Child Abuse Linked To Asthma In Black Women
Physical and/or sexual abuse may be potential asthma causes in black women. In fact, abuse may more than double the odds of a child having asthma. Researchers have made a connection between childhood abuse suffered by African-American women and asthma, which develops later in their lives.
As part of the Black Women’s Health Study at the Slone Epidemiology Center at Boston University, conducted from 1995 to 2011, a total of 28,456 women gave information on physical and sexual abuse suffered before age 11, as well as between the ages of 12 and 18.
The study found that an African-American woman who suffered abuse as a child saw her chances of developing asthma later in life increase 20 percent.
The link between physical abuse and asthma was stronger than that seen between sexual abuse and asthma, researchers said. Physical abuse includes actions intended to injure a child, while sexual abuse includes actions intended for the gratification of the abuser.
“This is the first prospective study to show an association between childhood abuse and adult-onset asthma,” Patricia Coogan, the lead author of the report, said in a statement. “The results suggest that chronic stress contributes to asthma onset, even years later.”
Coogan said childhood abuse causes stress that leads to “physiological consequences.” The stress of living in an abusive situation takes a toll on the body, specifically “on the immune system and on airway development.”
“Given the high prevalence of asthma and of childhood abuse in the United States, the association is of significant public health importance,” said Coogan, a senior epidemiologist at the Slone Epidemiology Center and an associate professor of epidemiology at the Boston University School of Public Health.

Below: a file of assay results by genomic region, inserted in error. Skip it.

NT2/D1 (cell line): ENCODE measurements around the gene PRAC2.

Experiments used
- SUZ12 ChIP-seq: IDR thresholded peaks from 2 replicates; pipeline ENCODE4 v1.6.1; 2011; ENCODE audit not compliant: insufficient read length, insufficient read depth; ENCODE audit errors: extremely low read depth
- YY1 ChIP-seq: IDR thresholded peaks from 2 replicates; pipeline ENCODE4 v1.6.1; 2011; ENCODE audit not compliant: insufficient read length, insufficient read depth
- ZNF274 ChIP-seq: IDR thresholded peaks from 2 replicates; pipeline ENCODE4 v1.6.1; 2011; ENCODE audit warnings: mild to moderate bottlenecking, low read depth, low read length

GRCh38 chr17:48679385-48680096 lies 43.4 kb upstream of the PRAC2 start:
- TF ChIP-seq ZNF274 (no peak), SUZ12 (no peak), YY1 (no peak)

The prevalence of asthma among Americans increased from 7.3 percent, or approximately 20.3 million people, in 2001 to 8.2 percent, or 24.6 million people, in 2009.
Of those living with asthma, prevalence of the disease was greatest in children from low-income families and African-American children, according to the Centers for Disease Control and Prevention.
According to the National Heart, Lung and Blood Institute, the disease is characterized by the inflammation and narrowing of the airways leading to the lungs. These incidents lead to “wheezing, a whistling sound when you breathe, chest tightness, shortness of breath, and coughing.” The episodes usually take place at night or in the early hours of the morning.
According to the CDC, some 3,388 Americans die asthma-related deaths each year. Approximately 17 million asthma-related visits to doctor’s offices, hospitals, and emergency rooms take place each year, with most admitted patients having to receive care for an average of four days.
The United States Department of Health and Human Service’s National Child Abuse and Neglect Data System found that approximately 695,000 children under age 18 suffered some type of abuse or neglect in 2010
Among children who had crimes against them reported to Child Protective Services, 22 percent were African-American.
Idris Elba Hospitalized
According to The Rickey Smiley Morning Show, actor Idris Elba has been hospitalized after suffering an asthma attack just before the South African premiere of his upcoming film “Mandela: Long Walk To Freedom.”
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At a Q&A following the premiere, director Justin Chadwick shared that Elba was in the hospital, but was recovering well.
Elba plays the iconic civil rights leader, Nelson Mandela in the upcoming biopic, which opens in the U.S. November 29th. Naomie Harris (“Skyfall”) co-stars as ex-wife Winnie Mandela.
Asthma is a chronic disease that can cause wheezing, coughing, chest tightness, and difficulty breathing. If you think you might have asthma, but you haven’t yet been formally diagnosed, talk to your doctor about arranging an evaluation.
Once you have a formal diagnosis, your doctor will give you information about the condition and recommend a course of treatment. You may have questions or concerns about your diagnosis and how asthma will affect your health and your life. Communicate to your doctor the things that are most important to you that may be affected by your asthma, and find out how to manage the disease so that it doesn’t interfere with your favorite activities.
If you have asthma, here are the top 5 questions you need to ask your doctor:
- With asthma, will it still be possible to participate in my favorite activities?
- What is the best asthma treatment for me?
- Can asthma be cured?
- Does asthma change with age? Do people ever outgrow it?
- How will asthma affect me over the long term?
- What should I expect as a result of treatment? Will my symptoms go away?